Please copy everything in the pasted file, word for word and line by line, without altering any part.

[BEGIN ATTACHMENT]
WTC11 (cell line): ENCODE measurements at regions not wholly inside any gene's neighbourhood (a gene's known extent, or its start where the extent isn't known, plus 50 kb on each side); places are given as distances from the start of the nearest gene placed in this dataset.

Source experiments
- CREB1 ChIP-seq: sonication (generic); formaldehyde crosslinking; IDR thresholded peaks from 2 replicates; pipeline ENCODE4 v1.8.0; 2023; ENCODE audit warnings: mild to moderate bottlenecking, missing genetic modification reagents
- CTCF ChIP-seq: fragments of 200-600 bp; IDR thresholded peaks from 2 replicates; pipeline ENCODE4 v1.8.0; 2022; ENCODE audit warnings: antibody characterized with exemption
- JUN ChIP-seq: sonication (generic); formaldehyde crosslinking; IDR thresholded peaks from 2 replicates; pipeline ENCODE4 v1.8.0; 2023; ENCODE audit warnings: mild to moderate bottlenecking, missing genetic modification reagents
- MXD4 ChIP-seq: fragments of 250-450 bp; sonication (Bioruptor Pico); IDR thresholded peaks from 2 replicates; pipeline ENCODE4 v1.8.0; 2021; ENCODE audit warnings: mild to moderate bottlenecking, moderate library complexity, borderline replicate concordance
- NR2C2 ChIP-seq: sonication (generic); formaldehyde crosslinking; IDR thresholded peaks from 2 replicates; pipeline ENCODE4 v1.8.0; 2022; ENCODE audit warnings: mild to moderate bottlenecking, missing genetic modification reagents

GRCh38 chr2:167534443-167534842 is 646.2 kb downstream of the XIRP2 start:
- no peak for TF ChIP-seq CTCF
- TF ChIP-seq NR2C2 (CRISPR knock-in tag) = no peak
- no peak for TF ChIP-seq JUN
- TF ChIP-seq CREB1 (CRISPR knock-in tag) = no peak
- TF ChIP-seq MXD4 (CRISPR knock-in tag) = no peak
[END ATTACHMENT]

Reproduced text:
WTC11 (cell line): ENCODE measurements at regions not wholly inside any gene's neighbourhood (a gene's known extent, or its start where the extent isn't known, plus 50 kb on each side); places are given as distances from the start of the nearest gene placed in this dataset.

Source experiments
- CREB1 ChIP-seq: sonication (generic); formaldehyde crosslinking; IDR thresholded peaks from 2 replicates; pipeline ENCODE4 v1.8.0; 2023; ENCODE audit warnings: mild to moderate bottlenecking, missing genetic modification reagents
- CTCF ChIP-seq: fragments of 200-600 bp; IDR thresholded peaks from 2 replicates; pipeline ENCODE4 v1.8.0; 2022; ENCODE audit warnings: antibody characterized with exemption
- JUN ChIP-seq: sonication (generic); formaldehyde crosslinking; IDR thresholded peaks from 2 replicates; pipeline ENCODE4 v1.8.0; 2023; ENCODE audit warnings: mild to moderate bottlenecking, missing genetic modification reagents
- MXD4 ChIP-seq: fragments of 250-450 bp; sonication (Bioruptor Pico); IDR thresholded peaks from 2 replicates; pipeline ENCODE4 v1.8.0; 2021; ENCODE audit warnings: mild to moderate bottlenecking, moderate library complexity, borderline replicate concordance
- NR2C2 ChIP-seq: sonication (generic); formaldehyde crosslinking; IDR thresholded peaks from 2 replicates; pipeline ENCODE4 v1.8.0; 2022; ENCODE audit warnings: mild to moderate bottlenecking, missing genetic modification reagents

GRCh38 chr2:167534443-167534842 is 646.2 kb downstream of the XIRP2 start:
- no peak for TF ChIP-seq CTCF
- TF ChIP-seq NR2C2 (CRISPR knock-in tag) = no peak
- no peak for TF ChIP-seq JUN
- TF ChIP-seq CREB1 (CRISPR knock-in tag) = no peak
- TF ChIP-seq MXD4 (CRISPR knock-in tag) = no peak